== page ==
Healing Hands of Nature

By Becky England

   One beautiful day in January, I received word that a friend had passed away during the night in her sleep.  She was one of the sweetest people to grace my life, and there have been many.  Not long after that, my heart wanted to be in the sweet solitude of nature, so I drove the short distance to Dogwood Canyon Audubon Center at Cedar Hill.

In January the ground is covered in leaf litter and the beauty of the tree bark and branch form is visible.  Noises seem a little crisper because photosynthesis has slowed and Mother Nature is doing her work underground and perhaps thinking about putting on spring buds. Her processes aren’t readily visible with her bright colors and soft new growth to distract the senses as it is in spring and summer.  Along the trail are signs of the abundance of life not only for fellow creatures but for human souls.  There are acorns dropped from the many oak trees, seeds from grasses and forbs, lichens and a plethora of proof that life continues even in this season of winter which we deem dark and cold.

When I stopped to take in the sights and calm my spirit, I was presented with a gift:   the sound of a Tufted Titmouse (Parus bicolor) and the sight of a Carolina Chickadee (Parus carolinensis) .In the distance I could see a Red-tailed Hawk (Butco jamaicensis) circling.  I began to question which type of bird I always saw sitting on the fence row out on the Llano Estacado where I grew up.  Was it this Red-tailed Hawk (Butco jamaicensis), an American Kestrel (Falco sparverius) that I keep hearing so much about, or some other species yet unknown to me since I am just in my infancy stages of bird identification?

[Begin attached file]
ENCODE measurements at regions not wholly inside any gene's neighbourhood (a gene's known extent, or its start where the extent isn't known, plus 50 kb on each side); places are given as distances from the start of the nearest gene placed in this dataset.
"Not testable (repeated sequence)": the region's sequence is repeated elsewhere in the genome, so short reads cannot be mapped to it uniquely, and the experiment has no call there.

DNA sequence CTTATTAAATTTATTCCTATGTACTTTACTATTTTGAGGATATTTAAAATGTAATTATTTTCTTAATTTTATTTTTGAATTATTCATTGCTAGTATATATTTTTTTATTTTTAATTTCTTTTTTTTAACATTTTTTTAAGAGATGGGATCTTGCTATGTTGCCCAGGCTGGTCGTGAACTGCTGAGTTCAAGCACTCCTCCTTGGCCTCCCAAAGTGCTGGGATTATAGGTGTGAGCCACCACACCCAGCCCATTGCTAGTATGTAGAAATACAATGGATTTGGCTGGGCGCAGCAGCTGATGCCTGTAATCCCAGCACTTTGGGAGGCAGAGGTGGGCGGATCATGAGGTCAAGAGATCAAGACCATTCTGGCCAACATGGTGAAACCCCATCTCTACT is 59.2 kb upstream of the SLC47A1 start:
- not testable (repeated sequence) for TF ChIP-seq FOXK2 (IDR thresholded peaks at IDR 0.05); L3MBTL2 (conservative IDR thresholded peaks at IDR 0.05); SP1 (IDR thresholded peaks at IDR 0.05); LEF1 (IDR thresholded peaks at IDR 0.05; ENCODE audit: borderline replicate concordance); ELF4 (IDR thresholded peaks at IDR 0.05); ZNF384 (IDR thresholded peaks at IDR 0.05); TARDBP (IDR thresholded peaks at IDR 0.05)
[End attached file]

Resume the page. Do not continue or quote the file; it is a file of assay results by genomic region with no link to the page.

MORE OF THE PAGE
And then my mind wandered up into the Panhandle where my friend no longer greets people with her warmth at the Golden Plains Community Hospital as an Auxiliary Volunteer.  I would rather not think of the new hospital in Borger, Texas without her, but I learned a long time ago that “everything changes.”  Life goes on even when we really do not want it or expect it to, it does, in the simplest of ways. Beauty enfolded me with the bright sun light pouring in through the tree branches and the cool whispering wind murmuring to me through Eastern Red Cedar (Juniperus virginiana). That reminded me of the one-seed juniper (Juniperus monosperma) that Georgia O’Keefe loved about Palo Duro Canyon when she taught art at my alma marte, West Texas A&M University.  Nature offers so many things if we are willing to accept them.  Today our hurried lives push us further away from connecting to forces that nourish us at the very basic level or shall I say our roots.  When we spend time in nature we can build memories with family or friends, discover new interests, find a new adventure, or soothe a soul in pain.  So I challenge you that the next time you find yourself in distress, head to Dogwood Canyon, Getzendaner Park or any outdoor space and take time to let nature soothe your soul.

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